Pre-Conference Workshop Line-Up for the ADP National Meeting – Thursday, June 2, 2011

By Cecilia M. Orphan, National Manager, American Democracy Project

This is by far the richest, most dynamic program we’ve had since the beginning of the project in 2003. I hope you will plan to take part in one of the six (6) incredible pre-conference workshops that we have planned.

RSVP is required for all workshops.

To RSVP, simply send me an email and let me know which Pre-Conference Workshop you would like to attend. Five (5) of the workshops are free to registrants of the ADP Meeting and one (1) pre-conference workshop requires an additional $40 registration fee. See below for additional details.

To register for the ADP National Meeting, please visit this website.

All Pre-Conference Workshops will take place on Thursday, June 2, 2011.

9 a.m. – 3:30 p.m. Educating Globally Competent Citizens: Strategies and Resources for Teaching 7 Revolutions ($40 Registration and RSVP required – lunch included)This day-long institute introduces participants to numerous tools for educating globally competent citizens. Representatives from six AASCU campuses describe how they have integrated and infused the Seven Revolutions framework (population, resources, technology, information, economic integration, conflict, and governance) and content on their campuses for introductory, first year, major and honors courses. Institute leaders demonstrate the teaching materials and resources they have found most valuable in the courses they teach and will guide participants in anticipating how these same tools could be used effectively on their home campuses.Presenters: Steven Elliott-Gower, Director, Honors and Scholars Program, Georgia College, Darrell A. Hamlin, Senior Fellow, Center for Civic Leadership and Brett Whitaker, Instructor, Leadership Studies, Fort Hays State University, William E. Payne, Interim Dean, School of Fine Arts, University of Minnesota Duluth, Dennis Falk, Professor, Department of Social Work, University of Minnesota Duluth, Nathan Phelps, Faculty, Honors College, Western Kentucky University, Martin S. Shapiro, Associate Professor of Psychology and 7 Revolutions Scholar, California State University Fresno, and Blase S. Scarnati, Director, First Year Seminar Program and Global Learning, Northern Arizona University, Keisha L. Hoerrner, Chair, First-Year Programs, Kennesaw State University, GeorgiaTo learn more about the 7 Revolutions, visit this website.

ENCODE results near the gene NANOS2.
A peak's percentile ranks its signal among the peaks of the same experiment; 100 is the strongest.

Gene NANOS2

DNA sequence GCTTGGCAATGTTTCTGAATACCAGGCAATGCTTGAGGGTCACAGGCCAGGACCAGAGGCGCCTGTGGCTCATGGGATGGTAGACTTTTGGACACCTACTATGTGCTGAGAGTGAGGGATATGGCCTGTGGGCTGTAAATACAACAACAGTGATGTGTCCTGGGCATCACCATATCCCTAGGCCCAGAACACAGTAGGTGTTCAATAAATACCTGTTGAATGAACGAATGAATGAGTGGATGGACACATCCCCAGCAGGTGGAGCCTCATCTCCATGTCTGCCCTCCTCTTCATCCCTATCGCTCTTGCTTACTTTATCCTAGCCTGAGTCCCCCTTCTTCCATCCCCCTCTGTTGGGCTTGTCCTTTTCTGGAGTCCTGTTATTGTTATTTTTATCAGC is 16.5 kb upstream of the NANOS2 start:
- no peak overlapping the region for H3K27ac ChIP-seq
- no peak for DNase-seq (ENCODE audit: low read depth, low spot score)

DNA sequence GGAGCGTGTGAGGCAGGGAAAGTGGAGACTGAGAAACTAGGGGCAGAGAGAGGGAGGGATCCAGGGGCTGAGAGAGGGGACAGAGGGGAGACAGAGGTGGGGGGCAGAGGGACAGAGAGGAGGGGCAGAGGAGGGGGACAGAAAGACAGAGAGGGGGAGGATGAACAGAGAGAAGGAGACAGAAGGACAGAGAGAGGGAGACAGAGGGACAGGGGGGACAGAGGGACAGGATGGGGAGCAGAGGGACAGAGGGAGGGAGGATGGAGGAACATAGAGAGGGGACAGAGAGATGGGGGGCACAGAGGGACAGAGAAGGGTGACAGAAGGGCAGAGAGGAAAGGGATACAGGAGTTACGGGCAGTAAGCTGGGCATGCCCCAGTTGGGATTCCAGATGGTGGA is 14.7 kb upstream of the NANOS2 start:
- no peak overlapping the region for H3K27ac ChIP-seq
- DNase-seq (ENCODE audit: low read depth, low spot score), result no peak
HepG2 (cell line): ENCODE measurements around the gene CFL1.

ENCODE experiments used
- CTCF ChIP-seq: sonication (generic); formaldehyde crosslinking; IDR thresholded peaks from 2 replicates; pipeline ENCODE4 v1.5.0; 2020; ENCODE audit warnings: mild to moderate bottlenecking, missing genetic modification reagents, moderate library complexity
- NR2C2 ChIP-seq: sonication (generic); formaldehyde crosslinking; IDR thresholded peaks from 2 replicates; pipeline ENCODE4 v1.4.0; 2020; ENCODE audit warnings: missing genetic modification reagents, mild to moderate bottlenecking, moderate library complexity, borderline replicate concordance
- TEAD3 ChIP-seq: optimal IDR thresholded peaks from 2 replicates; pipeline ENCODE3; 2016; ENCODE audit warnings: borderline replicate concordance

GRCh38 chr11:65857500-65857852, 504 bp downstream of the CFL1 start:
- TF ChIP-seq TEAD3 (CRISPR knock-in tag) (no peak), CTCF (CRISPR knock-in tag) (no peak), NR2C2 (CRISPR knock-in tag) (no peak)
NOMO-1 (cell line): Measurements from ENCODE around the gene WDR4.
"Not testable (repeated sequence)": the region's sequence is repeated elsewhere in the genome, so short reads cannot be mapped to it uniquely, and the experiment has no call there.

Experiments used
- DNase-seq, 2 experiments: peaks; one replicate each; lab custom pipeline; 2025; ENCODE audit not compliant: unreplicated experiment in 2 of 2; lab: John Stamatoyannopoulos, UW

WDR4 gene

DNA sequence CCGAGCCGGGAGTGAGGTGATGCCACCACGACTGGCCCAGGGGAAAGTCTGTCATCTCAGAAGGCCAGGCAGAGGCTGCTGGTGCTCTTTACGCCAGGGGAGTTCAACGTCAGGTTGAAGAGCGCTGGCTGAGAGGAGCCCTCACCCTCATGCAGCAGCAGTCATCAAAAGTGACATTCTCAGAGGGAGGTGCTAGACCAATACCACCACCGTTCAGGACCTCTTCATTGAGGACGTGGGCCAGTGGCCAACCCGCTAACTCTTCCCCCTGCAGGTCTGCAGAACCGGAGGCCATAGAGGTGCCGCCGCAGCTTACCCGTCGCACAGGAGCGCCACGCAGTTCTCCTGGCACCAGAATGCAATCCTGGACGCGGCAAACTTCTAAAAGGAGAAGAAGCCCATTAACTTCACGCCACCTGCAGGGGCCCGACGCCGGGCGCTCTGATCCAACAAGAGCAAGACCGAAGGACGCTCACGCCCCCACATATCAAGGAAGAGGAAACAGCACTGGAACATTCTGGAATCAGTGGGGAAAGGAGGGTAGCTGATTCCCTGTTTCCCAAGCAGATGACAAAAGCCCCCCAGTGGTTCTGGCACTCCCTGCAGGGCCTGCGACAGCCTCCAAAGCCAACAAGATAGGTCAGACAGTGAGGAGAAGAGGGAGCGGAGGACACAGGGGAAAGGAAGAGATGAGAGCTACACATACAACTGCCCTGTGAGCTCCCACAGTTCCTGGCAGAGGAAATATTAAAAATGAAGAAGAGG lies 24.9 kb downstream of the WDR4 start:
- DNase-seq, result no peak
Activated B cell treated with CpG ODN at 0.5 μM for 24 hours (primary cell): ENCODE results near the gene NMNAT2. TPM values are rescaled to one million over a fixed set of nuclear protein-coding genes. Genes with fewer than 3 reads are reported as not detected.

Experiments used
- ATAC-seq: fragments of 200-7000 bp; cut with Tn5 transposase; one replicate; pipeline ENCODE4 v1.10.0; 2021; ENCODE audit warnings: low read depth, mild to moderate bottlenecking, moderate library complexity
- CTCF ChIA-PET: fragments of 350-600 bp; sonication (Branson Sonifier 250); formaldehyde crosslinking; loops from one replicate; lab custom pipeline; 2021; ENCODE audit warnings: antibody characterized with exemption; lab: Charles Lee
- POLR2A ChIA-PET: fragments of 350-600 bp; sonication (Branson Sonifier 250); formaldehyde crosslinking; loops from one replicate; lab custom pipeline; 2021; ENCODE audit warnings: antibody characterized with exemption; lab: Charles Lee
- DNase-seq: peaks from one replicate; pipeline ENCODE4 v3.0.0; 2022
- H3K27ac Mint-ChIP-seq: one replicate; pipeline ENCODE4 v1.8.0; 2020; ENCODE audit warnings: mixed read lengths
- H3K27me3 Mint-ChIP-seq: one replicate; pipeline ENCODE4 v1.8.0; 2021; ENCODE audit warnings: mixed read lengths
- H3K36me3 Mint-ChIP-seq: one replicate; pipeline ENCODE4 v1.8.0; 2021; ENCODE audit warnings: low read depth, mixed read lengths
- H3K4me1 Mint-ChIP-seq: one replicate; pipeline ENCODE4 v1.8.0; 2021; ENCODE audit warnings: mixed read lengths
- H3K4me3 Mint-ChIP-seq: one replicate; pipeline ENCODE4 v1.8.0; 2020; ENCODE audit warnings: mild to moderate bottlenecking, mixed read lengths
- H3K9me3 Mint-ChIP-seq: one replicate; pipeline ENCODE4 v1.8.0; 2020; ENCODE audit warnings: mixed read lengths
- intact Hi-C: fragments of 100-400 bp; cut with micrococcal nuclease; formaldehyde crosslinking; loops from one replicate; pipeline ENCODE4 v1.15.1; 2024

9:00 a.m. – 11:30 a.m. An Introduction to Deliberative Polling® (Free and open to all registrants)The Center for Deliberative Democracy at Stanford University is devoted to research on democracy and public opinion through Deliberative Polling® – an innovative method of public consultation. The Deliberative Polling process reveals the conclusions the public would reach, if people had opportunity to become more informed, engage with others, and consider the viewpoints from all sides. Join this workshop to learn how to use Deliberative Polling or conduct deliberative experiments on your campus, in your communities, state or nationally.Facilitators:  Sean Westwood and Nuri Kim, Doctoral Students, Center for Deliberative Democracy , Stanford University, CaliforniaTo learn more about Deliberative Polling, visit this website.
1:00 p.m. – 3:30 p.m. Effective Strategies for Telling Your Story (Free and open to all registrants)Too often, good works go unnoticed even as universities and colleges conceive and execute creative programming in civic engagement. So how can you get the word out? The first part of the workshop identifies the goals of communication, the target audiences, and the communication options.  Presenters then share a technique for incorporating message, audience, and medium into a single strategic plan for publicizing civic engagement work. The second part of the workshop focuses on specific ideas for publicizing an initiative. What works? What doesn’t? How do you stretch a limited budget?Presenters:  Mark Neikirk, Executive Director, Scripps Howard Center for Civic Engagement and Carole Beere, Associate Provost for Outreach (retired), Northern Kentucky University
1:00 p.m. – 3:30 p.m. Political Engagement Project Institute: Getting Started with the Political Engagement Project (Free and open to all registrants)The Political Engagement Project (PEP) has the goal of developing a sense of political efficacy and duty on the part of undergraduates as well as a set of political skills that students will need as they engage with the political world. To do this, PEP campuses have infused political education and engagement tactics into a variety of disciplines and courses on campus and have made the tenants of political engagement central to the institutional framework of their campuses.This workshop explores the goals and pedagogies of the participating courses and programs, students’ perspectives on their experiences in the program, and the impact of these experiences on key dimensions of political development such as knowledge and understanding, active involvement, sense of political efficacy and identity, and skills of democratic participation. Learn how to launch PEP on your campus in this informative workshop.Presenters: David L. Carr, Professor of Political Science and Senior Fellow, William J. Hughes Center for Public Policy and Marilyn E. Vito, Associate Professor of Business Studies, The Richard Stockton College of New Jersey, Ralph J. Rascati, Associate Vice President for Academic Affairs, Kennesaw State University, Georgia, Stephen K. Hunt, Professor and Joseph Zompetti, Associate Professor, School of Communication, Illinois State University